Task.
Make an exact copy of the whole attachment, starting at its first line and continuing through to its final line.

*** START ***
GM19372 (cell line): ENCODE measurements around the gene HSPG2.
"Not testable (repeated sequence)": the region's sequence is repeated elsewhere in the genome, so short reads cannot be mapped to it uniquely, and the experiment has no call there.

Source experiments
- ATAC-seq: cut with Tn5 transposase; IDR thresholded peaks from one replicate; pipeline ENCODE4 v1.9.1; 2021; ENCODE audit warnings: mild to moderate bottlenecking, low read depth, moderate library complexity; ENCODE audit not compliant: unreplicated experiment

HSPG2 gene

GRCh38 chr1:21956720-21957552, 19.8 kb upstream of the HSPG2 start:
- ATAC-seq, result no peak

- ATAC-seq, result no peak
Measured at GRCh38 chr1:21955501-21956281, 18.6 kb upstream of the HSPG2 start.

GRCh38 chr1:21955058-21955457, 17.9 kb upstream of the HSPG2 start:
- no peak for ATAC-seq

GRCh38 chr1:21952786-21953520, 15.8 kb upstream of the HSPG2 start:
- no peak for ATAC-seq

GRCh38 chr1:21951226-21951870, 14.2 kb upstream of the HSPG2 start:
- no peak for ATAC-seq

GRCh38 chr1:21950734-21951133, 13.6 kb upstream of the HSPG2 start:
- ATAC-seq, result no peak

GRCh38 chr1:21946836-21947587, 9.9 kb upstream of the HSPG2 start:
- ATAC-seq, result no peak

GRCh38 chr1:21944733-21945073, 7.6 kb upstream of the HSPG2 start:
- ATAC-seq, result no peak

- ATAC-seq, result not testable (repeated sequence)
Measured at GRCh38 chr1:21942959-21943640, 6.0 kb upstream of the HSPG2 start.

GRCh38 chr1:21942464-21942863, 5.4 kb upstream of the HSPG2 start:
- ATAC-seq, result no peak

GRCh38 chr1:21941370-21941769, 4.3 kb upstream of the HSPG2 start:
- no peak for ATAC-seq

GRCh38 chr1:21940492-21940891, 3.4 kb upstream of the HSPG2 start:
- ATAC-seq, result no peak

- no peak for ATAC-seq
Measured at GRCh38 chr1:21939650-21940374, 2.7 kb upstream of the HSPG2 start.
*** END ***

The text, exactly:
GM19372 (cell line): ENCODE measurements around the gene HSPG2.
"Not testable (repeated sequence)": the region's sequence is repeated elsewhere in the genome, so short reads cannot be mapped to it uniquely, and the experiment has no call there.

Source experiments
- ATAC-seq: cut with Tn5 transposase; IDR thresholded peaks from one replicate; pipeline ENCODE4 v1.9.1; 2021; ENCODE audit warnings: mild to moderate bottlenecking, low read depth, moderate library complexity; ENCODE audit not compliant: unreplicated experiment

HSPG2 gene

GRCh38 chr1:21956720-21957552, 19.8 kb upstream of the HSPG2 start:
- ATAC-seq, result no peak

- ATAC-seq, result no peak
Measured at GRCh38 chr1:21955501-21956281, 18.6 kb upstream of the HSPG2 start.

GRCh38 chr1:21955058-21955457, 17.9 kb upstream of the HSPG2 start:
- no peak for ATAC-seq

GRCh38 chr1:21952786-21953520, 15.8 kb upstream of the HSPG2 start:
- no peak for ATAC-seq

GRCh38 chr1:21951226-21951870, 14.2 kb upstream of the HSPG2 start:
- no peak for ATAC-seq

GRCh38 chr1:21950734-21951133, 13.6 kb upstream of the HSPG2 start:
- ATAC-seq, result no peak

GRCh38 chr1:21946836-21947587, 9.9 kb upstream of the HSPG2 start:
- ATAC-seq, result no peak

GRCh38 chr1:21944733-21945073, 7.6 kb upstream of the HSPG2 start:
- ATAC-seq, result no peak

- ATAC-seq, result not testable (repeated sequence)
Measured at GRCh38 chr1:21942959-21943640, 6.0 kb upstream of the HSPG2 start.

GRCh38 chr1:21942464-21942863, 5.4 kb upstream of the HSPG2 start:
- ATAC-seq, result no peak

GRCh38 chr1:21941370-21941769, 4.3 kb upstream of the HSPG2 start:
- no peak for ATAC-seq

GRCh38 chr1:21940492-21940891, 3.4 kb upstream of the HSPG2 start:
- ATAC-seq, result no peak

- no peak for ATAC-seq
Measured at GRCh38 chr1:21939650-21940374, 2.7 kb upstream of the HSPG2 start.